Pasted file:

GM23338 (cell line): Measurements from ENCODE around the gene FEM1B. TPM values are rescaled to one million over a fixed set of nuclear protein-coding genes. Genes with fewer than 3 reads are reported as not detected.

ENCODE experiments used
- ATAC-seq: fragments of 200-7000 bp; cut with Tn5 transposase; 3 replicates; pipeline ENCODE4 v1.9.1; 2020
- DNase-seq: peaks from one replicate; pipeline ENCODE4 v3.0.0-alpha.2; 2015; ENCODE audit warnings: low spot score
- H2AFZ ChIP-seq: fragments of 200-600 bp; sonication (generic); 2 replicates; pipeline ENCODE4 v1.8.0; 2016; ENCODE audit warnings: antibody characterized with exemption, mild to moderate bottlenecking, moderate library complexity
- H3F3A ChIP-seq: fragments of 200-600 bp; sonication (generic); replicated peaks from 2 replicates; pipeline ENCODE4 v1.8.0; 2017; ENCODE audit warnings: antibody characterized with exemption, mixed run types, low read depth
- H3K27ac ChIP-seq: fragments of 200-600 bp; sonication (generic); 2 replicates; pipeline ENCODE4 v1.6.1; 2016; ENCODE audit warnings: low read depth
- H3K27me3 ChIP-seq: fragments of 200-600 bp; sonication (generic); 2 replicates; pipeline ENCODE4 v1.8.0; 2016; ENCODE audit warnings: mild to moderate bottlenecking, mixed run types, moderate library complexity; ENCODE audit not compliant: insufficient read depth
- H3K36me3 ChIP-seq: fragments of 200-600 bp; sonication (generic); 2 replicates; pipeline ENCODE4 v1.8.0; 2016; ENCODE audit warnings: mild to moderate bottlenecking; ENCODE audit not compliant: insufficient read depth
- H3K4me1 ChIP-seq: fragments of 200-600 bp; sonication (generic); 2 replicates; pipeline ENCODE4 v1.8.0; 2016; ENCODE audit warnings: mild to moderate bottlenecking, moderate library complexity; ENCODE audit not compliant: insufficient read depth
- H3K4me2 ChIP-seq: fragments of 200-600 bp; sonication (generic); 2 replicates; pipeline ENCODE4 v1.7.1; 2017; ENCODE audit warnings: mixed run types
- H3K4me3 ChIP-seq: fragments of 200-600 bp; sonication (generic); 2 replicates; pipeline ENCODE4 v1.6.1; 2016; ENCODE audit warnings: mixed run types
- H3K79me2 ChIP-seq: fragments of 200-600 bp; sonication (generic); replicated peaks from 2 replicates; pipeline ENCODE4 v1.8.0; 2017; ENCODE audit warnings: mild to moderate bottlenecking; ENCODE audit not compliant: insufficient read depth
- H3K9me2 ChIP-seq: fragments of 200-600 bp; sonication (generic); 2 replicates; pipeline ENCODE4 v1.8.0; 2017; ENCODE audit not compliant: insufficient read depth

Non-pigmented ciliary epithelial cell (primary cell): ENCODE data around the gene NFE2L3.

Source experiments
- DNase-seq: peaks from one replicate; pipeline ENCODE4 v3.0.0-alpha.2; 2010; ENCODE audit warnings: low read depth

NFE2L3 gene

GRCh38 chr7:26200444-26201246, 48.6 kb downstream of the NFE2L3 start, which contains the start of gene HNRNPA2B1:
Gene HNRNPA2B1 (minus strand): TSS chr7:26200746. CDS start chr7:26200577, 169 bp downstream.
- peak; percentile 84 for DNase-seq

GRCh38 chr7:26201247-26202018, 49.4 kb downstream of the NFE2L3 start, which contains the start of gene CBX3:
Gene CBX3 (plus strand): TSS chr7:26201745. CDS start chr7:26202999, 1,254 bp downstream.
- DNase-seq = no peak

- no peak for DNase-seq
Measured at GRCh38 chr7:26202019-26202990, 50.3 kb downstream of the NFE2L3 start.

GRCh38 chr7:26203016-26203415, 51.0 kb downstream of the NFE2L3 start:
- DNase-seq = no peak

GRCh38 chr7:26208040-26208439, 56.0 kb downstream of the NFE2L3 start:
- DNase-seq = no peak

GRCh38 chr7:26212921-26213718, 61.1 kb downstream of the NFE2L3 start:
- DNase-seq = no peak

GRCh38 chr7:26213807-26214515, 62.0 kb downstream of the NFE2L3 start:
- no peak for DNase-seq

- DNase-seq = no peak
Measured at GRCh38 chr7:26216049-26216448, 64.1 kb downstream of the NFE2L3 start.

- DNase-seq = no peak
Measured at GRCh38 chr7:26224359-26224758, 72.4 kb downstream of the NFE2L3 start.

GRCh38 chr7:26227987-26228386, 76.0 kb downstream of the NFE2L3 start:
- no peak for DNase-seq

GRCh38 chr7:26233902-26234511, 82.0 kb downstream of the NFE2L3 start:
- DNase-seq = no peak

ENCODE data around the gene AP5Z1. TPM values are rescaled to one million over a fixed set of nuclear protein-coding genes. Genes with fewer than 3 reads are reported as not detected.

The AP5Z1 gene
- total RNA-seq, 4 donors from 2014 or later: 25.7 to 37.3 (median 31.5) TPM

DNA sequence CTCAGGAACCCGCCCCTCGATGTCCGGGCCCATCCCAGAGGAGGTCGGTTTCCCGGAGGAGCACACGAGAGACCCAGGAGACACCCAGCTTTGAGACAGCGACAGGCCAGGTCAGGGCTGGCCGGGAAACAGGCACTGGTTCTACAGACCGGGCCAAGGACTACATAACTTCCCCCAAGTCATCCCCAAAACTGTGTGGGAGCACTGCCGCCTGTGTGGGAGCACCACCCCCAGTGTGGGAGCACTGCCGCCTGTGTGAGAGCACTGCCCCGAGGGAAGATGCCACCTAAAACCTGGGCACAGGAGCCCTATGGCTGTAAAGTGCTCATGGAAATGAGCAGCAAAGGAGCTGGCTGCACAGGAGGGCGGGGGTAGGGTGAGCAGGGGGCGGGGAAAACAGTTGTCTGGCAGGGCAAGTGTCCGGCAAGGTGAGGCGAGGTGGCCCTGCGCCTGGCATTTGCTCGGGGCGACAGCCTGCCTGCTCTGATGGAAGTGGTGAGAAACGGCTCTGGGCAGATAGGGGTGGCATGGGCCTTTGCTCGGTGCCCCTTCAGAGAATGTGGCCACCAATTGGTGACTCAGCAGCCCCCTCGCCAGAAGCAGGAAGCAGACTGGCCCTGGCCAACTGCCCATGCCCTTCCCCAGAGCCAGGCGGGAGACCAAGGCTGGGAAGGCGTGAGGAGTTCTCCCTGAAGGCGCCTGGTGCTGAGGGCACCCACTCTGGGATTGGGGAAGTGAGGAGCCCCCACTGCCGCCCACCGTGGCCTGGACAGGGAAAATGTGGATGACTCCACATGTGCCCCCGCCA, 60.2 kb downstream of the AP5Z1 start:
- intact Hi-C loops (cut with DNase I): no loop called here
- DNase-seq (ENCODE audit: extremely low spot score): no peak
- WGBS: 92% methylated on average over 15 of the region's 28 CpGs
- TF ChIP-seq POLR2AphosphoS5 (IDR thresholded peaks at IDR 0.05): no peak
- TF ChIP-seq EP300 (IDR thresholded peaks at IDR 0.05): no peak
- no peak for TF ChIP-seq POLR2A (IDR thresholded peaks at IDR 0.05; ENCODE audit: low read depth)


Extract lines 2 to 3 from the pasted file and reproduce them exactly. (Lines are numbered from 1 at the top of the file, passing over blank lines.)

ENCODE experiments used
- ATAC-seq: fragments of 200-7000 bp; cut with Tn5 transposase; 3 replicates; pipeline ENCODE4 v1.9.1; 2020